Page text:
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Summary: Here are four principles that should govern the way ordinary people like you and me give to the Lord.

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1 Chronicles 21:18-25

When Ordinary People Give

Today in our service I want to share with you four principles that ought to guide your giving. Our services are going to be a little different this morning because during the course of the sermon you will be hearing some personal accounts from some of the members about how God has impressed upon them the need to give and the blessings they have received from doing so. I’m not going to try to hide this from you – God wants you to join Him in His work through faithful and generous giving, and so do I. The success of our ministries and the amount of work we do for the Lord through them is directly dependent on tithes and offerings.

In our sermon text, we are jumping into the middle of an account where King David is going to make an offering to God. Some of you will remember that David was feeling proud of his accomplishments during his latter years, so he had his military general take some men and go through the country and number the people. The Lord punished Him for doing this. What difference should it have made how many people David had? Was his trust in numbers or in God? When God got ready to punish David, He told him to choose one of three options, either three years of famine, three months to be destroyed by his enemies, or three days of judgment by the angel of God. David chose the three days, and during that time 70,000 people died. We are told that God in His mercy stopped the angel when it came to Jerusalem, a place known to us as the threshing floor of a Jebusite man named Ornan. David was deeply sorrowed because his sin had caused so much pain, and as he prayed we begin our text:

"Then the angel of the Lord commanded Gad to say to David, that David should go up, and set up an altar unto the Lord in the threshing floor of Ornan the Jebusite. And David went up at the saying of God, which he spake in the name of the Lord. And Ornan turned back, and saw the angel; and his four sons with him hid themselves. Now Ornan was threshing wheat. And as David came to Ornan, Ornan looked and saw David, and went out of the threshing floor, and bowed himself to David with his face to the ground. Then David said to Ornan, Grant me the place of this threshing floor, that I may build an altar therein unto the Lord: thou shalt grant it me for the full price: that the plague may be stayed from the people. And Ornan said unto David, Take it to thee, and let my lord the king do that which is good in his eyes: lo, I give thee the oxen also for burnt offerings, and the threshing instruments for wood, and the wheat for the meat offering; I give it all. And king David said to Ornan, Nay; but I will verily buy it for the full price: for I will not take that which is thine for the Lord, nor offer burnt offerings without cost. So David gave to Ornan for the place six hundred shekels of gold by weight."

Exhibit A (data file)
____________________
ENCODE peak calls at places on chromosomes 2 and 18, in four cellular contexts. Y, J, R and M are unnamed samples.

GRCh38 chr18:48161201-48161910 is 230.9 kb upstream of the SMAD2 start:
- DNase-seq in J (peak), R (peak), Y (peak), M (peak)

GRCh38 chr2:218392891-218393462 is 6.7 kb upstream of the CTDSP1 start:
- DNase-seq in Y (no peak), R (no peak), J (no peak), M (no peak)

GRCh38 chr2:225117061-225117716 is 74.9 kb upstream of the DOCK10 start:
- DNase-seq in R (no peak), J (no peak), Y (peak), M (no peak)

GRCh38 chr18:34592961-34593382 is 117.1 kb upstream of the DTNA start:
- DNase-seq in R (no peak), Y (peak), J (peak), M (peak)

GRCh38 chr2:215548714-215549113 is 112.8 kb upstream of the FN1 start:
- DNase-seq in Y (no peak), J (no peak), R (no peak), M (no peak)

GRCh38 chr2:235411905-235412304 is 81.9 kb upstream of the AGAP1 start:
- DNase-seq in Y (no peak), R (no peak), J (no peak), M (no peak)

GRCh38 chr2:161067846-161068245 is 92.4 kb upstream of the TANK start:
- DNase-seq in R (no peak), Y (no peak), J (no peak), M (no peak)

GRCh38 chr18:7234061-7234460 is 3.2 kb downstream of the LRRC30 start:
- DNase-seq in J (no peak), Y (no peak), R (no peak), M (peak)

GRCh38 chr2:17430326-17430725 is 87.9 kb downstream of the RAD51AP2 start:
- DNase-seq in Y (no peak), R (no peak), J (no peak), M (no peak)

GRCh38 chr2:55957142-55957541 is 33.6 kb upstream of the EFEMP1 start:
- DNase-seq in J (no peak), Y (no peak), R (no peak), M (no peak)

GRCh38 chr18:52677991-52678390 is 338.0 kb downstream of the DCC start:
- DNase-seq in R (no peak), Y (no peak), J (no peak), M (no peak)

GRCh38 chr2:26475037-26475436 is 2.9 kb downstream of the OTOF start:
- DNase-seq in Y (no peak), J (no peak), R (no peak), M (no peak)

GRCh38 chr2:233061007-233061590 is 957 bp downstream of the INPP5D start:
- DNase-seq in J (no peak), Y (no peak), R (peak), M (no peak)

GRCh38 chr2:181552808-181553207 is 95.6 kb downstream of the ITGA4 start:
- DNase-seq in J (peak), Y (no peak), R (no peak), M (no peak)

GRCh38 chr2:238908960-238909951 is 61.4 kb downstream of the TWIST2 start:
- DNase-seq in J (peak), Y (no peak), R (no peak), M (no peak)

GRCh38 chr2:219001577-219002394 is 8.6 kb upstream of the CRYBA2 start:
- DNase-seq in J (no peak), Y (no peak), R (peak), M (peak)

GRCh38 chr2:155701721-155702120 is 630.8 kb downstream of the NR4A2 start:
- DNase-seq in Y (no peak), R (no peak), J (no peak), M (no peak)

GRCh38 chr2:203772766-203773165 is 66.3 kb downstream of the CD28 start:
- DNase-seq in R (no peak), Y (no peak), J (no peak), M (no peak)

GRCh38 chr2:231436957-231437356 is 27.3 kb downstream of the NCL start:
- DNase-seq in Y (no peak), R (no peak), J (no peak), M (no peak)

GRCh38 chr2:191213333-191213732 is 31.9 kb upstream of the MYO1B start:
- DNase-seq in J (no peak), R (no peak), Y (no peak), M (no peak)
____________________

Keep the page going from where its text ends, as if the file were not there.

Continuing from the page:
One of the most well known statements about giving in the Bible is found in our text – I won’t make an offering to God that doesn’t cost me something. I think that’s a great principle – and its one that we’ll come back to another time, but today I don’t want to look at David’s offering, because as great as it was, I don’t think it was the greatest act of giving in the passage. I believe it was what Ornan gave that was great! Think about it – David was king – if he wanted he could have taken the land. David was one of the wealthiest men alive at that time. It would be like Jerry Jones coming to buy your house and land. Sure he bought it, but did it really cost him anything? Ornan on the other hand was a man just like you and me. He was a hard working family man who was making a living. He wasn’t poor, but he wasn’t necessarily rich either. When David told him he wanted his threshing floor, what did Ornan do? He gave it – and that’s the act of giving I want us to consider for a few minutes this morning. So, with all that said, let’s consider four principles that ought to govern our giving. When ordinary people give…


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